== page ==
• streamlined, cross-cutting children's serv.ices initiatives (e.g., Indiana, West Virginia). Mor:eover, the experience of developing and implementing empowerment zone and 'enterprise community Page ,3 - The Honorable Howard Dean " strategic plans may well
  • lending approaches to financing homes in ru~al areas. The working group met to review requests from Empowerment Zones, Enterprise Communities, and Champiori Communities to develop and participate in demonstration projects to increase homeownership through
  • -Income Housing Tax Credit Volume Increase and , , Tax-exempt Private Activity Bond Volume Cap Increase 3S 17. Funding' for Empowerment Zones and Enterprise COlnmunities 38 18. ,Rewrite of Public Insurance . . . . . . • . . I• • • • • 40' . 19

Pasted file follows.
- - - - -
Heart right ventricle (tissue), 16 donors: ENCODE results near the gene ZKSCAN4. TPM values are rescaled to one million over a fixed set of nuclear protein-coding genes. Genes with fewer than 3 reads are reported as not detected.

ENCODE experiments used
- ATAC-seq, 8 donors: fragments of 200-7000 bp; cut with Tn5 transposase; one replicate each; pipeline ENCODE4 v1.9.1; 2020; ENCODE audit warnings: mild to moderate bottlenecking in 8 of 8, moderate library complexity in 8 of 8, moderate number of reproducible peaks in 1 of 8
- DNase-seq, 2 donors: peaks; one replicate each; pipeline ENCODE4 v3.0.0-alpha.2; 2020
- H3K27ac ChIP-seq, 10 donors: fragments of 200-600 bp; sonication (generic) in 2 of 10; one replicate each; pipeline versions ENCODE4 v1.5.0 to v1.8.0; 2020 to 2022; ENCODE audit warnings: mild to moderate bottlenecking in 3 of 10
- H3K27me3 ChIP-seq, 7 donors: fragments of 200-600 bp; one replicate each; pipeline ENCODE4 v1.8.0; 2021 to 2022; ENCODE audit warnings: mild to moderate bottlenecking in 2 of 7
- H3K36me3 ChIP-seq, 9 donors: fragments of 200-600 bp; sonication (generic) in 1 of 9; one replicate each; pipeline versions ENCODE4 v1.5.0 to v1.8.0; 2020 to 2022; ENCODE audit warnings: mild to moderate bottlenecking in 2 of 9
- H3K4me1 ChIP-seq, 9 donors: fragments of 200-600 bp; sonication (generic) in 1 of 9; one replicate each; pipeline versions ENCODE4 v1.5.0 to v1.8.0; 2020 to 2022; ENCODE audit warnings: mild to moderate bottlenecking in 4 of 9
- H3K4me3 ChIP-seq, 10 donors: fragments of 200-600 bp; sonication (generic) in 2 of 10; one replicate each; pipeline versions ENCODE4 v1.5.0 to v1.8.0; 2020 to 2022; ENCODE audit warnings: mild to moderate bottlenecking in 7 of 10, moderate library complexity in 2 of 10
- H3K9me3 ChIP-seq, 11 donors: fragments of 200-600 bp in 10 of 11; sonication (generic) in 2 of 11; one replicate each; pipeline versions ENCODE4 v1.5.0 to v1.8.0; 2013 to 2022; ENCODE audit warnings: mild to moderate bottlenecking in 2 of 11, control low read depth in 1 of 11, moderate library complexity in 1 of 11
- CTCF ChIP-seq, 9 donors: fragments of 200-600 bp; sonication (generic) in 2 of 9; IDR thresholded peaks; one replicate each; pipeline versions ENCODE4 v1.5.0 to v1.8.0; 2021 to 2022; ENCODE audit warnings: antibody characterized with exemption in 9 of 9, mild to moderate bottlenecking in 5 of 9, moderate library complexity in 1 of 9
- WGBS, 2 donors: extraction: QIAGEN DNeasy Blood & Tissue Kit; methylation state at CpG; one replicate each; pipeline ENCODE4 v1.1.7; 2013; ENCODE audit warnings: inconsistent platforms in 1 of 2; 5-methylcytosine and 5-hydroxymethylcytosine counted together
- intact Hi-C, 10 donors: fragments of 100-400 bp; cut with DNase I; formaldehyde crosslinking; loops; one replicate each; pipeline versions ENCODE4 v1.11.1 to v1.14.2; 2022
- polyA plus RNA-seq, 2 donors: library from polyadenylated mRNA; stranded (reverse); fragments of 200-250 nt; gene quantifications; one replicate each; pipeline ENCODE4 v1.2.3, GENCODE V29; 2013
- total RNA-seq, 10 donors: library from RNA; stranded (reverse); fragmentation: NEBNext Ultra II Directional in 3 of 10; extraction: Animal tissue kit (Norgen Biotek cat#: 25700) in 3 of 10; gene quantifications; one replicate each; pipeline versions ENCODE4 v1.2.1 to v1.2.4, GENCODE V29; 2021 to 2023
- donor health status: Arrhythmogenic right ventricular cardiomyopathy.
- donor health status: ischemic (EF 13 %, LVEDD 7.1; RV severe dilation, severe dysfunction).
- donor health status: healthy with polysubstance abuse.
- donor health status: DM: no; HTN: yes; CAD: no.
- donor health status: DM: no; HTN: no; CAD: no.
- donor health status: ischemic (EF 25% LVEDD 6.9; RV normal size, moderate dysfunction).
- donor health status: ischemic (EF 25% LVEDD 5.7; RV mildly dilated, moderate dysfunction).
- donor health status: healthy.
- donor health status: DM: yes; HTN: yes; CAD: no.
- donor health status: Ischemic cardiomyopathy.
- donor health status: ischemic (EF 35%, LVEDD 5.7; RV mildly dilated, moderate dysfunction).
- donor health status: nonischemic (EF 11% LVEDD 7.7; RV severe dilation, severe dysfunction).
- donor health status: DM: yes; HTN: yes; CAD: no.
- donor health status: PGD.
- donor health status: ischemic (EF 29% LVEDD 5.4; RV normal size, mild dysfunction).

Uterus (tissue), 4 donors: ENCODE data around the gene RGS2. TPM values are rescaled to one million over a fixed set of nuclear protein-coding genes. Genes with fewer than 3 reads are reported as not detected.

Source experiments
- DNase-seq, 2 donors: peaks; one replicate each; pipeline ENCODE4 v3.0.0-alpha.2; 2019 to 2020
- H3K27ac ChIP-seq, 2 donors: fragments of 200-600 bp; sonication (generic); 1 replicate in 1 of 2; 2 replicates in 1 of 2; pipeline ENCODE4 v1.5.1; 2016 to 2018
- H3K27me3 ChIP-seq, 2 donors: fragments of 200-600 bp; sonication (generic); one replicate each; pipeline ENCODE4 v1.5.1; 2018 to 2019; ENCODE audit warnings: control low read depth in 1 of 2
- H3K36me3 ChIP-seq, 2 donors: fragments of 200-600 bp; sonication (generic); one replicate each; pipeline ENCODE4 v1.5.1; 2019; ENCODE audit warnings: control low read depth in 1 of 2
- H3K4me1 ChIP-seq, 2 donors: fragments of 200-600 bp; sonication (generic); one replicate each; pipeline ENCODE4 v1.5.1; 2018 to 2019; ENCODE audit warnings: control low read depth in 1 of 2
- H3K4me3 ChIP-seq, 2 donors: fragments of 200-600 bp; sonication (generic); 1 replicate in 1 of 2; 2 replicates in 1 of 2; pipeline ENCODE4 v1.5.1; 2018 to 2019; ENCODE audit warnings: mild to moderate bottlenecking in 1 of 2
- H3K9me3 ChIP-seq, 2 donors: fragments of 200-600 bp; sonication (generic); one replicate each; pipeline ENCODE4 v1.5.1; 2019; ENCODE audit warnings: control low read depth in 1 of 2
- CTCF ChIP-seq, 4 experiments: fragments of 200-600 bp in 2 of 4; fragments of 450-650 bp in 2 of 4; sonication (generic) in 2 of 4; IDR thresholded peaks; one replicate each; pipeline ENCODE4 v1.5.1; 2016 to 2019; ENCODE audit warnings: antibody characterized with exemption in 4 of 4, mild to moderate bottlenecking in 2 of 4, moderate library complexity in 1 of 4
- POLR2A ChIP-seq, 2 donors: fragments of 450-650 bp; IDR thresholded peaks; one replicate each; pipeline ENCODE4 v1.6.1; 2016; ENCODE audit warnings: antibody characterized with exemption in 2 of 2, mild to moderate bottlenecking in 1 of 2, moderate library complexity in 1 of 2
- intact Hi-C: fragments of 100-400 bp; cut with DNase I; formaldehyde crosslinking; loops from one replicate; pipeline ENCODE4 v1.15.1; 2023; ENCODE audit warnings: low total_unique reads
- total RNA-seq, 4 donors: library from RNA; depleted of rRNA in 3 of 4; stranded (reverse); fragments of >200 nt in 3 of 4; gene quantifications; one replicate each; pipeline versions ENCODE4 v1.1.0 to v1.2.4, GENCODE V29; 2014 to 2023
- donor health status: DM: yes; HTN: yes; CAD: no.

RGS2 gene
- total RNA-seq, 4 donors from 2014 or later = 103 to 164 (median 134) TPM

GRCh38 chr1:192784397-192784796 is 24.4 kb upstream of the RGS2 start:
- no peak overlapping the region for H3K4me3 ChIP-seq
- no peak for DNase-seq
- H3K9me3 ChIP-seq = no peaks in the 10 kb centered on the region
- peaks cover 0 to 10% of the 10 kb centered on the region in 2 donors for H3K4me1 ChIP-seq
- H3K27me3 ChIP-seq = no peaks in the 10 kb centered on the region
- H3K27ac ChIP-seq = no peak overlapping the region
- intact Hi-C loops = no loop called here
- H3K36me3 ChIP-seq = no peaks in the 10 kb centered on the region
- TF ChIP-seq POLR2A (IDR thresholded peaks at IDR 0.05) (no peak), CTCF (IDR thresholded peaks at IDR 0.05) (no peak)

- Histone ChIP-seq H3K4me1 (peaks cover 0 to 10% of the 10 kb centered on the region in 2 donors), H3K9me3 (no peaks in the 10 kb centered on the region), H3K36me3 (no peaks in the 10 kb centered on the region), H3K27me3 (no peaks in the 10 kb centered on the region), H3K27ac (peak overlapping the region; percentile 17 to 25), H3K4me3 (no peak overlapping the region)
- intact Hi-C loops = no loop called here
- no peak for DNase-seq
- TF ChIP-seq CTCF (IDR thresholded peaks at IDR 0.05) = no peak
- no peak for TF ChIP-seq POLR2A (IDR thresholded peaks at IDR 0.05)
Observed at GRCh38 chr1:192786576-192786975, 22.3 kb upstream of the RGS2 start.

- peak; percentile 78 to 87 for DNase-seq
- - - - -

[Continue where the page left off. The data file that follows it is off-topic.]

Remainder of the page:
• : more thandDubling the New Markets Tax Credit to spur $15 billion dollars in new inve$tment in community , development in economically distressed areas; expanded Empowerment Zone Tax Incentives to' ' extend, and improve economic growth in the 31 existing
Budget 1997 (Item)
  • & rural areas. • Incentives to Empower Communities: Stimulate revitalization of economically distressed urban 8c rural communities by designating 20 additional Empowerment Zones and 80 additional Enterprise Communities, providing new tax incentives
  • that therJ is much good news for America's cities. The Clirl.ton Administration's one-two punch of effective economic policies -- wh~ch have helped to lift many cities -- and targeted urban initiatives, including Empowerment Zones, Community Oriented Policing